is american apparel’s latest campaign exploiting garment workers?
US clothing brand, American Apparel is no stranger to controversy, but the retailer’s latest campaign featuring a Bangladesh-born model with the words ‘Made in Bangladesh‘ sprawled across her bare chest has raised a few eyebrows, and sparked a lot of misguided criticism. The marketing scandal portrays a culturally-conflicting image of an exotic, Bangladeshi-American woman in an unusual bid to promote cultural diversity and self expression.
The 22-year-old model, Maks, poses topless in the advertisement, and wears only a pair of American Apparel high-waisted jeans. It is extremely refreshing to see the high-end retailer embracing racial diversity and empowering women, however, many people have expressed an aversion to the way the advertisement apparently exploits the Bangladesh garment workers who tirelessly labour over the clothes the brand sells.
In no way does American Apparel mistreat or underpay its factory workers, but the controversial campaign has been criticised for using the term ‘Made in Bangladesh’ as an inference to the under-appreciated Bangladesh factories that produce the clothes. The slogan was perhaps coined in order to broadcast the brand’s ethnic diversity and to salute the global trade that supports clothing retailers, but has resulted in quite the opposite, with some online users labelling the campaign ‘racist’ and ‘distasteful’.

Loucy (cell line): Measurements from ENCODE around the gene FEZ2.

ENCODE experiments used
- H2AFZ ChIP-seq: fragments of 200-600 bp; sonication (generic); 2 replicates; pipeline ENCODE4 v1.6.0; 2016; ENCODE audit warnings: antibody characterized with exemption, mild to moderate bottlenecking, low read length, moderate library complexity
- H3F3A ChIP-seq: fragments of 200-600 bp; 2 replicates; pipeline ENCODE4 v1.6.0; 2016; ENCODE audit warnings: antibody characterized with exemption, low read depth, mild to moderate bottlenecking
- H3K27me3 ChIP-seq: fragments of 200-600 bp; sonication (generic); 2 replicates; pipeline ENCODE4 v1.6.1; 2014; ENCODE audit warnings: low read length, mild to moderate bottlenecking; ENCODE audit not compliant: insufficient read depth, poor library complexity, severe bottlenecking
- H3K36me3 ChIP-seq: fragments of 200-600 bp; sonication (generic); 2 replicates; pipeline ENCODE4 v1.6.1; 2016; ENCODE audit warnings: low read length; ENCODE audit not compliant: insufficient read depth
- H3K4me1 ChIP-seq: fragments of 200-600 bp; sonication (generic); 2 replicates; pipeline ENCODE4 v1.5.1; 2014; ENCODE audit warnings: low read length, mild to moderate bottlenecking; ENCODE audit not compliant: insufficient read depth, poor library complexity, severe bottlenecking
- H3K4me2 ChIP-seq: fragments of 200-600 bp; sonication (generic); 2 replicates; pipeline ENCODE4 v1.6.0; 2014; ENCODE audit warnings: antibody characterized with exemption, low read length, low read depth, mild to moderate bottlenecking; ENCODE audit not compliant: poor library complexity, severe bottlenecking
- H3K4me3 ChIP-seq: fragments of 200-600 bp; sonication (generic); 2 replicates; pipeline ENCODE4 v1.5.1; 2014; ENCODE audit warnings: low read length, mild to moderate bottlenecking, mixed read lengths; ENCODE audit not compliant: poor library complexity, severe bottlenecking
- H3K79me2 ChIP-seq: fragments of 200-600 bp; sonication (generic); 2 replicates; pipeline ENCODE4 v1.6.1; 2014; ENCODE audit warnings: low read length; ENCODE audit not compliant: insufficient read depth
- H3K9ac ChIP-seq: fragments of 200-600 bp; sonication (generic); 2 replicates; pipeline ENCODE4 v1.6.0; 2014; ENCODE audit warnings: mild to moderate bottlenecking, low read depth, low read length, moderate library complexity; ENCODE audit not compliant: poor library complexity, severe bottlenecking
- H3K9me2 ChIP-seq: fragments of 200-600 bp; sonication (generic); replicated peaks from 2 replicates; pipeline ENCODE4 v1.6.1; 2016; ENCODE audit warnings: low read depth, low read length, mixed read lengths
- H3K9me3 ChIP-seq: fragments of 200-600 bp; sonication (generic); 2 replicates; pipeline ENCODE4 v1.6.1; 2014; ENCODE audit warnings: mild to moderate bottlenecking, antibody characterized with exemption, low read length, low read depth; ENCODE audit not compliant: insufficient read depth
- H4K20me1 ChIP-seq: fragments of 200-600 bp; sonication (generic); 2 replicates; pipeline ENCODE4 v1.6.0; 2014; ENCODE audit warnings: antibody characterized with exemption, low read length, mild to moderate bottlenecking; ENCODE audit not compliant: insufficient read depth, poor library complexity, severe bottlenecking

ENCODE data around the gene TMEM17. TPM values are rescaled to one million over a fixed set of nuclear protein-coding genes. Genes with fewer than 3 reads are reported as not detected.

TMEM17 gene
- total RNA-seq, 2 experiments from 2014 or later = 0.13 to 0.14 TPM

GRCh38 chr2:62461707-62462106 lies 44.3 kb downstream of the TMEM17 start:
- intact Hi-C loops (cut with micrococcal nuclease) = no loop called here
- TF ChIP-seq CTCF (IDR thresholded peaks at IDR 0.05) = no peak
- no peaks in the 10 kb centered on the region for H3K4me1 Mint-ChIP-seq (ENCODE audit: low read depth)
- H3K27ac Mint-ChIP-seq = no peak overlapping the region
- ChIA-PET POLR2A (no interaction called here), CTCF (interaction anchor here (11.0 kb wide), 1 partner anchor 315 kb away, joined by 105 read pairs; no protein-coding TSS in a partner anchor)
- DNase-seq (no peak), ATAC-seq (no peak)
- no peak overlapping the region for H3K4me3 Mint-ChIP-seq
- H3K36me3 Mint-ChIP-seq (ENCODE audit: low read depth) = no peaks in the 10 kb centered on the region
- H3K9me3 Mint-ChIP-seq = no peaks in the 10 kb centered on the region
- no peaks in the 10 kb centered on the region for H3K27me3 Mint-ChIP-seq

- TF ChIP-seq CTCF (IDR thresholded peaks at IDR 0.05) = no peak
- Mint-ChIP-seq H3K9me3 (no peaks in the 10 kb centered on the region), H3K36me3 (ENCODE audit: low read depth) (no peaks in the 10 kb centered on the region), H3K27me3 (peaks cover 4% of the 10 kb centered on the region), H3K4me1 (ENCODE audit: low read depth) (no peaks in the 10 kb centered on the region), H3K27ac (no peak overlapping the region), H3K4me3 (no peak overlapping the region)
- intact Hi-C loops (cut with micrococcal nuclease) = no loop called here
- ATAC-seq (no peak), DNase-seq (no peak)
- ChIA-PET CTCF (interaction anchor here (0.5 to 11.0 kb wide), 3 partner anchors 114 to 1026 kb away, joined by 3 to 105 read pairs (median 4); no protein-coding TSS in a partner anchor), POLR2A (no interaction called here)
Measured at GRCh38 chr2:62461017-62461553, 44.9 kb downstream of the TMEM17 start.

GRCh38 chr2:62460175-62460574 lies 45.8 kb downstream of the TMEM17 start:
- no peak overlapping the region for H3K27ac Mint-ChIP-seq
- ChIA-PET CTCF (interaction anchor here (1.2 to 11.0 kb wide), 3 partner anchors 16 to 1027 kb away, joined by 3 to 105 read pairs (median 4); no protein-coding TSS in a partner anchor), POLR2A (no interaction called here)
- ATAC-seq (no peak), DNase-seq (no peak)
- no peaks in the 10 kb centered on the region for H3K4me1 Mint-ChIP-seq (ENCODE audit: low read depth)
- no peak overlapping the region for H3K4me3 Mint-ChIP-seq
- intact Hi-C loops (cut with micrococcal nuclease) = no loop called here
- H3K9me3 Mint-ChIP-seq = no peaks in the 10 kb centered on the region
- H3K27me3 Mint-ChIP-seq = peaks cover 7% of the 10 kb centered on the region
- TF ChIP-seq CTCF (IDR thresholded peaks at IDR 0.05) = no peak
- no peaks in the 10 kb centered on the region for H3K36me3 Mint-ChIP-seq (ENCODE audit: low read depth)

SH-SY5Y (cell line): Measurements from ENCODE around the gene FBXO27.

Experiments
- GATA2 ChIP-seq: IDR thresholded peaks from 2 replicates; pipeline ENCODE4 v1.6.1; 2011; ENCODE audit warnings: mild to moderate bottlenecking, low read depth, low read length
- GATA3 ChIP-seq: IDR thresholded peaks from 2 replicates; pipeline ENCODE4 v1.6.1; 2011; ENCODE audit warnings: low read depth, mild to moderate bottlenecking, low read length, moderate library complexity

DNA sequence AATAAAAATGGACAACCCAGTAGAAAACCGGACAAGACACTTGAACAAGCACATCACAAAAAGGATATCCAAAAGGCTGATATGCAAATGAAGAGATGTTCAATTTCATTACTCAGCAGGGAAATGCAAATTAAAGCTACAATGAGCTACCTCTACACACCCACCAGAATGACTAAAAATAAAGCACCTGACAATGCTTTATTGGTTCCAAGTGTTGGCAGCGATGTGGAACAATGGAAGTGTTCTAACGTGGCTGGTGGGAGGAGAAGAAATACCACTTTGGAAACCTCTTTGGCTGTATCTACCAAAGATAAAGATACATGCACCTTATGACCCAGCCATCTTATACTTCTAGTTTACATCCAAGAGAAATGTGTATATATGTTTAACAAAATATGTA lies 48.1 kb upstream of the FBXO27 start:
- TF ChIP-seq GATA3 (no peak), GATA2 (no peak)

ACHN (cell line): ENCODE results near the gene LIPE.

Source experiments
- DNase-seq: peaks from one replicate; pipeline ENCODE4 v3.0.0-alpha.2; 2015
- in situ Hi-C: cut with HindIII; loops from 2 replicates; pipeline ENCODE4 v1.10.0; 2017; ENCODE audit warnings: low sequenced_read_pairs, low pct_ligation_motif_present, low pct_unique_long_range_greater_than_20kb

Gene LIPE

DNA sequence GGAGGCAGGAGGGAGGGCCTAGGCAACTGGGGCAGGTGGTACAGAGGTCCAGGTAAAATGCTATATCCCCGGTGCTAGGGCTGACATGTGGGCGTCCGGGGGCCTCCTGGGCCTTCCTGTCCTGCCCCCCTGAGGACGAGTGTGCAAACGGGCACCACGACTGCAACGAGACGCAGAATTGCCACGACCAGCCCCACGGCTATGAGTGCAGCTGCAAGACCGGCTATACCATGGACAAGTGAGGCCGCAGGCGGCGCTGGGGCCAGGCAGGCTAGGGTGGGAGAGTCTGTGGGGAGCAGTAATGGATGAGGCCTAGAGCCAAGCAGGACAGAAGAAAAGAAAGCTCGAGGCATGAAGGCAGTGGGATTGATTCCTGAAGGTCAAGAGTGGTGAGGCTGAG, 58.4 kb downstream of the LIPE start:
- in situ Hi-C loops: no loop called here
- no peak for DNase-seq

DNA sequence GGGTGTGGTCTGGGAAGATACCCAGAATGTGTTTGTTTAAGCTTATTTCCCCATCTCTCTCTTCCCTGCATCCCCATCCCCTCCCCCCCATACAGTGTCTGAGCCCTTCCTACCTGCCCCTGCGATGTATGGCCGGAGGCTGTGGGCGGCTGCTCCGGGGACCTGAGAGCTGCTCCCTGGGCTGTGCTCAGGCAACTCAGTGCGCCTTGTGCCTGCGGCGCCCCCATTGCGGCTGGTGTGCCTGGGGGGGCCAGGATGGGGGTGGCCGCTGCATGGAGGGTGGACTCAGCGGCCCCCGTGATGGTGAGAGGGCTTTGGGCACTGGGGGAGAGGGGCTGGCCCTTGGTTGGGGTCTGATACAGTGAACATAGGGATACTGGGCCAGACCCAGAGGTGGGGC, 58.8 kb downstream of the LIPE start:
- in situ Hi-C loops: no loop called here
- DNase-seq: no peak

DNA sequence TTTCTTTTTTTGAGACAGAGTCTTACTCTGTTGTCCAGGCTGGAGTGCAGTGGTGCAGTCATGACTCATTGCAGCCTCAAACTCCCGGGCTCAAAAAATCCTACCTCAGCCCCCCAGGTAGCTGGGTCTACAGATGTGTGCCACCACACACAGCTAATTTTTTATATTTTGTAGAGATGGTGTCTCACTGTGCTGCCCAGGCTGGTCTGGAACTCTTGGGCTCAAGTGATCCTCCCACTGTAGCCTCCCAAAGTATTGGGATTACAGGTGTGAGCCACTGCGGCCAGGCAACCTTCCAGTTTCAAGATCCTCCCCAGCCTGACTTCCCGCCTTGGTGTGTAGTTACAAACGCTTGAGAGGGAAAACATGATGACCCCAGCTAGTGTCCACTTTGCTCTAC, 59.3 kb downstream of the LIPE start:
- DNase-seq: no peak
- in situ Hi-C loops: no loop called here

It is perhaps the fatal collapse of a Bangladesh clothing factory last year that makes the ad even more confronting. Through sexualising the former-Muslim model, the retailer has constructed a glamorous fantasy of what being ‘made in Bangladesh’ really means – a world away from the industrial factories that actually produce the garments.
The campaign Westernises the traditional Bengali woman, and has potentially offended the Muslim culture that encourages modesty in clothing and self-representation. American Apparel’s Creative Director Iris Alonzo has said the campaign’s aim was to ‘celebrate women, diversity, healthy body image and female empowerment.’ Yet, the almost-nude pose and striking view of the model’s chest will appeal only to the Western culture the advertisement is directed towards, and not the Bangladesh roots it supposedly celebrates.
But the question that remains is what do advertisements such as American Apparel’s say about how we commodify women? Especially women of colour. It’s hard to interpret whether the slogan refers to the jeans or the model being ‘Made in Bangladesh.’ Yes, the objectification of women in fashion advertisements is common, yet some people are possibly analysing American Apparel’s intentions too deeply.
The model, born in Dhaka, Bangladesh and raised in California, ‘unreservedly embraced this photo shoot’ as the text at the bottom of the advertisement explains. The advertisement is an avenue for Maks to unreservedly embrace her self-expression and creativity, stepping away from her conservative Islamic roots.
This controversy proves the modern proverb: sex sells. Retailers will continue to push the marketing of women and the female body because it either lures people in, or steps on enough important toes to make international news.
Ultimately, a beautiful woman forging her own identity and unabashedly warming to a different way of life is the narrative hidden within the advertisement that has unfortunately been overlooked.